The riding of Thunder Bay-Superior North (and before that Thunder Bay–Nipigon) has been a Liberal/NDP horse race in eight of the last 11 elections. In 36 years the Liberals have won the riding eight times and the NDP three times. The Liberals lost in 1984, 2008 and 2011, their three worst elections overall in the last 36 years. Overall it is more of a Liberal riding than an NDP one, this is borne out in the Ontario provincial elections as well.
The right wing seems to be able to get about 25% support, plus or minus 5 percentage points federally but significantly less provincially . They have never been close to winning.
The Greens have never been a factor in the riding, but have been able to get 2,463 votes.
How much of the NDP results are due to Bruce Hyer?
Bruce Hyer was the NDP candidate in the last four elections, in first two of he lost and in teh last two he won, in each successive election he has done better than the previous one. Not only has be improved the NDP results, he has managed to improve them more than the federal trend for the party in Ontario. It says that at Bruce Hyer has been responsible for at least some of the increase.
If the overall federal trend for Ontario had held in Thunder Bay-Superior North, in 2008 the Liberals should have won the seat though narrowly, instead Bruce Hyer won it for the NDP by more than 3,000 votes.
The 2011 results were slightly better for the NDP and worse for the Liberals in the riding. If the trend for Ontario had been replicated in the riding Bruce Hyer would have still won but with a significantly lower vote.
As best as I can estimate, Bruce Hyer is personally responsible for about 5,000 to 6,000 of the NDP votes in the last election. If he can keep 5,000 of these people loyal and maxs out the the Green vote of 2,500, it puts him at 7,500 votes. With a likely turnout of 37,000, this is about 20% of the vote, not enough to win.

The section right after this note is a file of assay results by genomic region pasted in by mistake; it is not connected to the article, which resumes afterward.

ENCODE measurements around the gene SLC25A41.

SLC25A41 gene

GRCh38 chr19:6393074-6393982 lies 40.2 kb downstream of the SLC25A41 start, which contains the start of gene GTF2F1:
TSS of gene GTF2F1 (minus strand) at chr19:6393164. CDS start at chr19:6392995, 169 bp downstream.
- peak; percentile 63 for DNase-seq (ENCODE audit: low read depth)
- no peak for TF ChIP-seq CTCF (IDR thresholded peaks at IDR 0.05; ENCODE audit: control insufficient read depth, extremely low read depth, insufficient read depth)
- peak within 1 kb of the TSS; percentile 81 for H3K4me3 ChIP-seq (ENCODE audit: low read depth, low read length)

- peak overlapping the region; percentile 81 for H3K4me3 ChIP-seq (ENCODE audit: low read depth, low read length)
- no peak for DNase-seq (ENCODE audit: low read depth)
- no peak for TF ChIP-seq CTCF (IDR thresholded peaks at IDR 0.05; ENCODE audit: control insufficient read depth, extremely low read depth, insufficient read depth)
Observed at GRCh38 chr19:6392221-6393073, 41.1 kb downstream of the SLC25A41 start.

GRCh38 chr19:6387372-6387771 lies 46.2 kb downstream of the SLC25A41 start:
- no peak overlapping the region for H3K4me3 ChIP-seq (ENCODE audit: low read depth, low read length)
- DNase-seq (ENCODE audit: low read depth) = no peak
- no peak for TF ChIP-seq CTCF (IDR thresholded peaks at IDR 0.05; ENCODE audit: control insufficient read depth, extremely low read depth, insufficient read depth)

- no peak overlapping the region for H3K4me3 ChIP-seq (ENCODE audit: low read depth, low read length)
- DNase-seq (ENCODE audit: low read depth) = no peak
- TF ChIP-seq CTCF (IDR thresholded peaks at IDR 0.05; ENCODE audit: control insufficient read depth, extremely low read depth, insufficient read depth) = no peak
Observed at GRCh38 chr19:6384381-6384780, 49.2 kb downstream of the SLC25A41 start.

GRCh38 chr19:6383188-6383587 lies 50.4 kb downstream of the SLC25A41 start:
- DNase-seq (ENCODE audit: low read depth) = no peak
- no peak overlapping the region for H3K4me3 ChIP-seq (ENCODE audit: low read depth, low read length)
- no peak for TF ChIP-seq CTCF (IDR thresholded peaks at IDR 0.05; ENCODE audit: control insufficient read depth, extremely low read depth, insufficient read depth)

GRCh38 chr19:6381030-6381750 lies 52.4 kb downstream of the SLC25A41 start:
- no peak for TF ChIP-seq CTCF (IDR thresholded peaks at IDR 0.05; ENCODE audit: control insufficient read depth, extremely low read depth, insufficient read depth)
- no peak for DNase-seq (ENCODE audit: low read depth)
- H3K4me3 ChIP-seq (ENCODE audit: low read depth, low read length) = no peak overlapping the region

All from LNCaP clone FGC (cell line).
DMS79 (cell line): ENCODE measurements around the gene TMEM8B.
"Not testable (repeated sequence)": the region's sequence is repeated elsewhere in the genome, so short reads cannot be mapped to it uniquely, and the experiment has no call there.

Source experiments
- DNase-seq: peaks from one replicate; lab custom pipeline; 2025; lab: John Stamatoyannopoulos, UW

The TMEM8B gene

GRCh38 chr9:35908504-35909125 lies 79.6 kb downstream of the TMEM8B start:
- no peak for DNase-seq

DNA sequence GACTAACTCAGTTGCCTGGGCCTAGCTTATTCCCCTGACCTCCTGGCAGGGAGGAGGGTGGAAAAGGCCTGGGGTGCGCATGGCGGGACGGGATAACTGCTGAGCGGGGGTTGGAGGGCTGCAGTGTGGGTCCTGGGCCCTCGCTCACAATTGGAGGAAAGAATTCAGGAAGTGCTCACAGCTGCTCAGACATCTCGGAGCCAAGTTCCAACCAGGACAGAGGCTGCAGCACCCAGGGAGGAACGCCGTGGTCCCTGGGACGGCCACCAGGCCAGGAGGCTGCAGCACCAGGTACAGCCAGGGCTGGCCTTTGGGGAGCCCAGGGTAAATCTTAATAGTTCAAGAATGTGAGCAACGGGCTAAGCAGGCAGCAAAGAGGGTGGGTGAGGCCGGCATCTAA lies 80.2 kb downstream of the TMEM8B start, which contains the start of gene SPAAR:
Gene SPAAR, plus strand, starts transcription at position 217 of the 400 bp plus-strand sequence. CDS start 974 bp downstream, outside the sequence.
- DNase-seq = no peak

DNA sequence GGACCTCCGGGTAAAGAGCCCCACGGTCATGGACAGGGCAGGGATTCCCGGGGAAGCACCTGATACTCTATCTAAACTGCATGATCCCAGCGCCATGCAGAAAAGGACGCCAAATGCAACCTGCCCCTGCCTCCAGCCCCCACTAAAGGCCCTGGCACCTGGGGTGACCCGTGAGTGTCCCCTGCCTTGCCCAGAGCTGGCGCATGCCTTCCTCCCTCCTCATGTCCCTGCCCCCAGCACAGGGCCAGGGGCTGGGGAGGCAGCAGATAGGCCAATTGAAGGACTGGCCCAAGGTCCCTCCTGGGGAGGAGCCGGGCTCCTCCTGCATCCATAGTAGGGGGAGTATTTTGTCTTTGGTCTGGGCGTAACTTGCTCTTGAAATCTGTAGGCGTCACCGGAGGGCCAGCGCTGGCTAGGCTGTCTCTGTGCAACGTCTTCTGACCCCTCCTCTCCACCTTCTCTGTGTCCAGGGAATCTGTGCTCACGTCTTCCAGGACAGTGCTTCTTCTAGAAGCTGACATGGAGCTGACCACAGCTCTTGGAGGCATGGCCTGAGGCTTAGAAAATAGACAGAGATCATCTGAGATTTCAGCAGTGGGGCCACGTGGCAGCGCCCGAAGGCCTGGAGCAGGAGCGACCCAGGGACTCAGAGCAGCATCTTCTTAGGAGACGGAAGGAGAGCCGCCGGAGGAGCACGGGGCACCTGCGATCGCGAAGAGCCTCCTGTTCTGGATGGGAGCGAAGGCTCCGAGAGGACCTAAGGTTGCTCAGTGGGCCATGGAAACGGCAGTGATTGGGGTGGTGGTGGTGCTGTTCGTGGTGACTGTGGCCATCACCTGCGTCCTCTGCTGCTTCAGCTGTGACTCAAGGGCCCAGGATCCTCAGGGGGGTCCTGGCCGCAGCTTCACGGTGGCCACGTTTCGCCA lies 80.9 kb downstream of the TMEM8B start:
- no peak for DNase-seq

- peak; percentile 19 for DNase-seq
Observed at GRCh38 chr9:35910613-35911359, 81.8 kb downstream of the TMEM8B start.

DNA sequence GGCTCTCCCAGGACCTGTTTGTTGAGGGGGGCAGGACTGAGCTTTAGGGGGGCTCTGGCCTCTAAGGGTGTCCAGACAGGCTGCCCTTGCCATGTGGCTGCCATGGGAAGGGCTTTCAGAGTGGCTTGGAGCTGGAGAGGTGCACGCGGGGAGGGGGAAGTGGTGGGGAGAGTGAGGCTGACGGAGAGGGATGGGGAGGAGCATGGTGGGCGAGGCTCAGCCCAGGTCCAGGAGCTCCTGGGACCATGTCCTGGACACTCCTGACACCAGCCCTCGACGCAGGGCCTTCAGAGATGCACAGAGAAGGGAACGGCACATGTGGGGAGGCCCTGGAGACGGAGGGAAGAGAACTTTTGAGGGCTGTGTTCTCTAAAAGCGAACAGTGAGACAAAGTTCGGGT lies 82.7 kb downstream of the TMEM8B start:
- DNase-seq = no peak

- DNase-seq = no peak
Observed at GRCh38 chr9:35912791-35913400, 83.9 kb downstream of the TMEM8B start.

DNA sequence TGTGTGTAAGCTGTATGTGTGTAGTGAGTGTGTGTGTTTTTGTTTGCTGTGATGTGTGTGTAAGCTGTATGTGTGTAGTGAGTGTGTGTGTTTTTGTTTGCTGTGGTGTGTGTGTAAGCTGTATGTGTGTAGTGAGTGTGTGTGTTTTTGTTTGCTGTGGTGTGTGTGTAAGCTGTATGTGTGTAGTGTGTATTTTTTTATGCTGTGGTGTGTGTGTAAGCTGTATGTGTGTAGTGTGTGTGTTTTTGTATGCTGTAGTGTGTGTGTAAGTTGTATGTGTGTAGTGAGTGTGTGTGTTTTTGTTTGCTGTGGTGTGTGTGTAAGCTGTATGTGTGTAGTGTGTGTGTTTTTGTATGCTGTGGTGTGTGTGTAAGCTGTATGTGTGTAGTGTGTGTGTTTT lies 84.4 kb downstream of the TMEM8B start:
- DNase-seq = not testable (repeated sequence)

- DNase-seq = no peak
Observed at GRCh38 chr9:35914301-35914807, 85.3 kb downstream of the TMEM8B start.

The Conservative vote is likely to end up at around 25%, which leaves 55% of the vote to figure out what will happen with it.
The NDP will not drop to zero, let us say they can be certain to get about 20% of the vote. Losing Bruce Hyer means they have no path to winning again
The Liberals should do better than in 2011, I think they can be certain of 25% of the vote.
This leaves about 10% of the vote to fight over. I do not think the Conservatives can get any of it and I do not think the NDP will either. This leaves Bruce Hyer and the Liberals to split it and we end up with the following
- Liberals 30% 11,000
- Bruce Hyer 25% 9,300
- Conservatives 25% 9,200
- NDP 20% 7,500
The second wildcard is that the Greens have never tried to campaign in the seat. Simply putting in effort increases the vote for the party, and in the case of the Greens there is a positive correlation between campaign effort and an overall increase in voter turn out. Turnout has been between 56.3% and 62.5% in the last four elections. More people are likely to vote because there is a serious Green candidate that might win. This could add 1,000 to 3,000 more voters to the turnout. I am going to use 2,000 more votes.
This leads to the following result
- Bruce Hyer 11,850 30.4%
- Liberals 10,640 27.3%
- Conservatives 9,200 23.6%
- NDP 7,500 19.2%
Other factors to consider:
- National trends will likely be a factor in the race.and this especially matters if the Liberal support starts to fall.
- The Liberals could use the threat of a Conservative winning because of a three-way progressive split and stampede people into voting Liberal
- How hard will the NDP campaign?
- How much of the team from the past four elections has left the team to support Bruce Hyer?
- The increasing support for Bruce Hyer may have just been name recognition and then incumbency